There is no authority for the statement that the legs of the Colossus at Rhodes extended over the mouth
of the harbor. Dr. Wm. Smith.
2. Any man or beast of gigantic size.
(||Co*los"trum) n. [L., biestings.] (Med.) (a) The first milk secreted after delivery; biestings.
(b) A mixture of turpentine and the yolk of an egg, formerly used as an emulsion.
(Co*lot"o*my) n. [Gr. colon + cutting.] (Surg.) An operation for opening the colon
(Col"our) n. See Color.
(Colp) n. See Collop.
(Col"por`tage) n. [F.] The distribution of religious books, tracts, etc., by colporteurs.
(Col"por`ter) n. Same as Colporteur.
(Col"por`teur) n. [F. colporteur one who carries on his neck, fr. colporter to carry on one's
neck; col (L. collum) neck + porter (L. portare) to carry.] A hawker; specifically, one who travels about
selling and distributing religious tracts and books.
(Col"staff`) n. [F. col neck + E. staff. Cf. Coll.] A staff by means of which a burden is borne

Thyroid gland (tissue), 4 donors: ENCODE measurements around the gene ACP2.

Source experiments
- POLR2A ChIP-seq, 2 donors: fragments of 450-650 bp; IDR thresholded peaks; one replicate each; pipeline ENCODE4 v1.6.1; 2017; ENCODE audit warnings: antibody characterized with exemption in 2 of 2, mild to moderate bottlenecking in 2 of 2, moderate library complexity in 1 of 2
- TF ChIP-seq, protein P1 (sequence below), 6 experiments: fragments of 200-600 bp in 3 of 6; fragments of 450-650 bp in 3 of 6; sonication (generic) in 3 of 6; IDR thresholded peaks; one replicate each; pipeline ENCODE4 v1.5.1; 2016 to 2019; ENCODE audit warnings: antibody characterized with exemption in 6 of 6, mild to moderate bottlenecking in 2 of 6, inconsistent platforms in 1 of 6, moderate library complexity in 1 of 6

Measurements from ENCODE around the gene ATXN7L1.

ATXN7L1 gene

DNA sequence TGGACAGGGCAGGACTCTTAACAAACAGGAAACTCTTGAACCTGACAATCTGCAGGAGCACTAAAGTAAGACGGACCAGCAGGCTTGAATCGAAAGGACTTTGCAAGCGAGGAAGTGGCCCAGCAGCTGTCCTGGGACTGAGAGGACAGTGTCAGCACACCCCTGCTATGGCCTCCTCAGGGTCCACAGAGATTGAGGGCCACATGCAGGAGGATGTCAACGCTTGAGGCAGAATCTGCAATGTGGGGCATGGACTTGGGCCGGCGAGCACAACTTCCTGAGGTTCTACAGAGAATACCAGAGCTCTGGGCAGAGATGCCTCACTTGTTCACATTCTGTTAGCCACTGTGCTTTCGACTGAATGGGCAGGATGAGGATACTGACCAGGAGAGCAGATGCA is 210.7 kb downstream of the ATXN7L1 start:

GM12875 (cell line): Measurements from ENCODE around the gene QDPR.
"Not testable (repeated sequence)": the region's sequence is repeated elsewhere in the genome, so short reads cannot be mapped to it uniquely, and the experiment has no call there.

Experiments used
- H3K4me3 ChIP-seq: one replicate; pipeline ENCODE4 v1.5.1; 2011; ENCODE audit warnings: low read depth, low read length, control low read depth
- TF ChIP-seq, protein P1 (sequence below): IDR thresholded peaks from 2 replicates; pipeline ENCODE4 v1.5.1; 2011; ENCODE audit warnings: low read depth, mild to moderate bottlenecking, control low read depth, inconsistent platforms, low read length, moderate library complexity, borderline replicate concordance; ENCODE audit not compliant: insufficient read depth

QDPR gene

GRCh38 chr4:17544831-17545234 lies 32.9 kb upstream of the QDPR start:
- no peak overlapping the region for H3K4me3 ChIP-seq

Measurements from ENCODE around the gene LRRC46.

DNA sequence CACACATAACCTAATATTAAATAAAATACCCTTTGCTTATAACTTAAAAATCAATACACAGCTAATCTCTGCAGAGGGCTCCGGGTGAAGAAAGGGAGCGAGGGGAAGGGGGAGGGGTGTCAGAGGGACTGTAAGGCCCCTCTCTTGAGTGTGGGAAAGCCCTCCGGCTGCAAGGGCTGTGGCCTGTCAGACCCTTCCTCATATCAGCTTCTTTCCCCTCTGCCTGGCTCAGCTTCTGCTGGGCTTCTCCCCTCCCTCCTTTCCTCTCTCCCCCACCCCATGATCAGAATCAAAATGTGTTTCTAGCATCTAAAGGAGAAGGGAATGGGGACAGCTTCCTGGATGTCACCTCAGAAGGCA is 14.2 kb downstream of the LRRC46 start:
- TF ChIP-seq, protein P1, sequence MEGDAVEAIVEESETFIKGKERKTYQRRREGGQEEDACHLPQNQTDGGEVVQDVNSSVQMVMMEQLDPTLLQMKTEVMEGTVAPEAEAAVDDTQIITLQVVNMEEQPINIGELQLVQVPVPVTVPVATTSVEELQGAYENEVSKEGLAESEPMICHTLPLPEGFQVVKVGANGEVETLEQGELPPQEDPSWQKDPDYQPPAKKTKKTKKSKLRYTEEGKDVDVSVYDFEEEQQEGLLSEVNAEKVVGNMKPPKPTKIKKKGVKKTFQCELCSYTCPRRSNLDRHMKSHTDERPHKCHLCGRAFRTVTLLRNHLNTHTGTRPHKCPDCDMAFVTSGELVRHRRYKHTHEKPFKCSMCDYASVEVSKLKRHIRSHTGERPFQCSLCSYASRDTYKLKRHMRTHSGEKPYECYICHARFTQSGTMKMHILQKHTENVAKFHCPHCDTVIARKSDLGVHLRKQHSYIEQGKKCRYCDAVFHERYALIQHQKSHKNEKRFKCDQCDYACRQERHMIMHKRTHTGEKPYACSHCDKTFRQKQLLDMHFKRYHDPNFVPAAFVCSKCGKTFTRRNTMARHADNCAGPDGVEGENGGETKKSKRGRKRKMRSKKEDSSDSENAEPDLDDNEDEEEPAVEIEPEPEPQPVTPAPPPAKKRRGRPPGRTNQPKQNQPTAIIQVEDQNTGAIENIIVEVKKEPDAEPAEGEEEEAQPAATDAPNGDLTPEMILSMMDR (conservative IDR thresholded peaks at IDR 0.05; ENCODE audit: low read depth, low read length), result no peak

by two persons on their shoulders.
(Colt) n. [OE. colt a young horse, ass, or camel, AS. colt; cf. dial. Sw. kullt a boy, lad.]
1. The young of the equine genus or horse kind of animals; sometimes distinctively applied to the
male, filly being the female. Cf. Foal.
In sporting circles it is usual to reckon the age of colts from some arbitrary date, as from January 1, or
May 1, next preceding the birth of the animal.
2. A young, foolish fellow. Shak.
3. A short knotted rope formerly used as an instrument of punishment in the navy. Ham. Nav. Encyc.
Colt's tooth, an imperfect or superfluous tooth in young horses. To cast one's colt's tooth, to
cease from youthful wantonness. "Your colt's tooth is not cast yet." Shak. To have a colt's tooth,
to be wanton. Chaucer.
(Colt) v. i. To frisk or frolic like a colt; to act licentiously or wantonly. [Obs.]
They shook off their bridles and began to colt.
(Colt), v. t.
1. To horse; to get with young. Shak.
2. To befool. [Obs.] Shak.
(Col"ter) n. [AS. culter, fr. L. culter plowshare, knife. Cf. Cutlass.] A knife or cutter, attached
to the beam of a plow to cut the sward, in advance of the plowshare and moldboard. [Written also coulter.]
(Colt"ish) a. Like a colt; wanton; frisky.
He was all coltish, full of ragery.